Acces to the Website of the Health's Ministry Back to home page home-page
Bathing water quality
Sanitary control organisation
Advices and recommendations
Water and health

Bathing Water Quality and Human Health


Table of contents


Microscopic algae

published on 01/08/2008


In both saltwater and freshwater, the water may sometimes appear coloured – green, red or brown – due to what is commonly referred to as “water blooms” or “algae blooms”. Such phenomena are due to the proliferation of microscopic algae (or phytoplankton) which develop according to the water’s characteristics (amounts of nutritive salts, nutrient salts, nitrogen and phosphorus, temperature…).
Certain bathing areas in saltwater and freshwater are particularly conducive to phytoplankton development at certain times of the year. Some phytoplankton species produce toxins that may impact bather health, with toxicity levels varying according to the toxin quantities produced.
algae bloom in lake
To assess that risk, when bathing water suddenly changes colour, a cyanobacterial count is made and, in certain cases, toxin dosing is performed (with the outcome generally stated in terms of microcystine LR quantities).


The ARS offices contribute to gathering information about the presence of cyanobacteria at freshwater bathing sites.
In seawater, algae bloom phenomena are monitored through the Phytoplankton Network (REPHY) set up in 1984 by IFREMER (the French Research Institute for the Exploitation of the Sea). REPHY data can, where appropriate, be complemented by that of various research organisations, university laboratories, or institutions not directly involved in the regulatory process, such as the CERBOM (Centre for Research on Biology and Medical Oceanography in the Mediterranean).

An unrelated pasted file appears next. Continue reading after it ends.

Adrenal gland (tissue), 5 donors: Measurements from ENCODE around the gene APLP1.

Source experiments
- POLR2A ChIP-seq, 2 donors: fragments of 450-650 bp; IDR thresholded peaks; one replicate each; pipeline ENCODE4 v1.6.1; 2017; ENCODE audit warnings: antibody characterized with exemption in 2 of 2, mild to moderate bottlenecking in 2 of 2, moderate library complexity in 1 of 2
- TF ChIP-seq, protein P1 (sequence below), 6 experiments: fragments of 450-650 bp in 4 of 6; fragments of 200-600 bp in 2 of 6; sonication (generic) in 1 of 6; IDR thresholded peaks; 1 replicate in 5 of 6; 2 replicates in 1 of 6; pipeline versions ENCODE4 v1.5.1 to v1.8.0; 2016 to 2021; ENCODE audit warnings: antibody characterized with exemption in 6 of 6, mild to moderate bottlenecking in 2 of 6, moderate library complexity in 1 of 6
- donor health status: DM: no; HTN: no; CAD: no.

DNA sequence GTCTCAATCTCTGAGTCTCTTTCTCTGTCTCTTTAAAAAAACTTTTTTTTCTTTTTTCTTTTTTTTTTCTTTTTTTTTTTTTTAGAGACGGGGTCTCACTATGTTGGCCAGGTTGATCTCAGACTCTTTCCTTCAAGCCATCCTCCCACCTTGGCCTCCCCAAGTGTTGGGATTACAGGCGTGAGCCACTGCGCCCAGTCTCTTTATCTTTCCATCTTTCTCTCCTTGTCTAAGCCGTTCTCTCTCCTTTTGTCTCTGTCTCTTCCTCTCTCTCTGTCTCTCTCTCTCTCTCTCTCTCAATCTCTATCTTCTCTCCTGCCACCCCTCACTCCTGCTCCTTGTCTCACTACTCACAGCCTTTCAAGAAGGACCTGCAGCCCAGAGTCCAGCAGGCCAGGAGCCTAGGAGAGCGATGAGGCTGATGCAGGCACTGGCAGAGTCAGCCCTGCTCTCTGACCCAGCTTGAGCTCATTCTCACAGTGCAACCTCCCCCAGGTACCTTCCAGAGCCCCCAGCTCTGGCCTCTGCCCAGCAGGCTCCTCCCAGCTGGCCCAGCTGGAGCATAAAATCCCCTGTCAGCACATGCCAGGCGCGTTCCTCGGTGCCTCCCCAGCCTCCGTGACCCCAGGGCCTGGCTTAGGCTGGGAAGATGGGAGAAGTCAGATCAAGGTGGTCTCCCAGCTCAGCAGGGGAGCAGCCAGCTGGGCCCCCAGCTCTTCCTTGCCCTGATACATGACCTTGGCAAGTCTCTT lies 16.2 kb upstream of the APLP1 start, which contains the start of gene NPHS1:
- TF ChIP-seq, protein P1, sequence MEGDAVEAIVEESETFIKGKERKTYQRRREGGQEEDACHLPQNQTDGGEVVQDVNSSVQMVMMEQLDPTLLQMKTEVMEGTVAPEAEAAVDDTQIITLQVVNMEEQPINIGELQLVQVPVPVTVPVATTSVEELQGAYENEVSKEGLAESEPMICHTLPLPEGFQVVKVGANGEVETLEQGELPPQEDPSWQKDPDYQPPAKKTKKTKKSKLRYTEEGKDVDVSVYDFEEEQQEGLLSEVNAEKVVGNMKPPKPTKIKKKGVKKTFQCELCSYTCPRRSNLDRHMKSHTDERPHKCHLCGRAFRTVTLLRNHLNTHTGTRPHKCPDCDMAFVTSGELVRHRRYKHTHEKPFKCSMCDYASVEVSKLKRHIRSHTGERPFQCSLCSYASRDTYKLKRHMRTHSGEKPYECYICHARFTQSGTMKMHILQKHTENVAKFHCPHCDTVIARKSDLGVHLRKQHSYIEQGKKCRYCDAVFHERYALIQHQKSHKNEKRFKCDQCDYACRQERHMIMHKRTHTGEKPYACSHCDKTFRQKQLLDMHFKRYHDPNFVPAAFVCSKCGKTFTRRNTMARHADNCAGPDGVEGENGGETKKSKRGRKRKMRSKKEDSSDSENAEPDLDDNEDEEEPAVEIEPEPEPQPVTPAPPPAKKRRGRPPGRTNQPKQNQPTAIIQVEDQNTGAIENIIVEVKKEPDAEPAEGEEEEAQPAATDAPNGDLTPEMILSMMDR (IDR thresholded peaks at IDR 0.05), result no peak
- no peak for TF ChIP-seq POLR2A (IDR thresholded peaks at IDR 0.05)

More information:

Health Impacts

In seawater, blooms are often spectacular to the eye, but few actually hold health risks for bathers. The toxicity affects above all the filtering shellfish that can later become unsuitable for consumption. (shellfish picking).
In freshwater, risk arises from the toxins released by cyanobacterial algae (often referred to as blue algae). These develop in particular in shallow, warm, still waters with high nutrient content.
Depending on type, the toxins can, at certain thresholds, be the cause of somatic disorders of differing type and intensity, such as acute stomach flu, or even neurological impairment. Such disorders occur upon ingestion or possibly inhalation of contaminated water.

Health Recommendations

Do not enter the water if bathing is prohibited in a specific area based on the results of cyanobacterial analysis.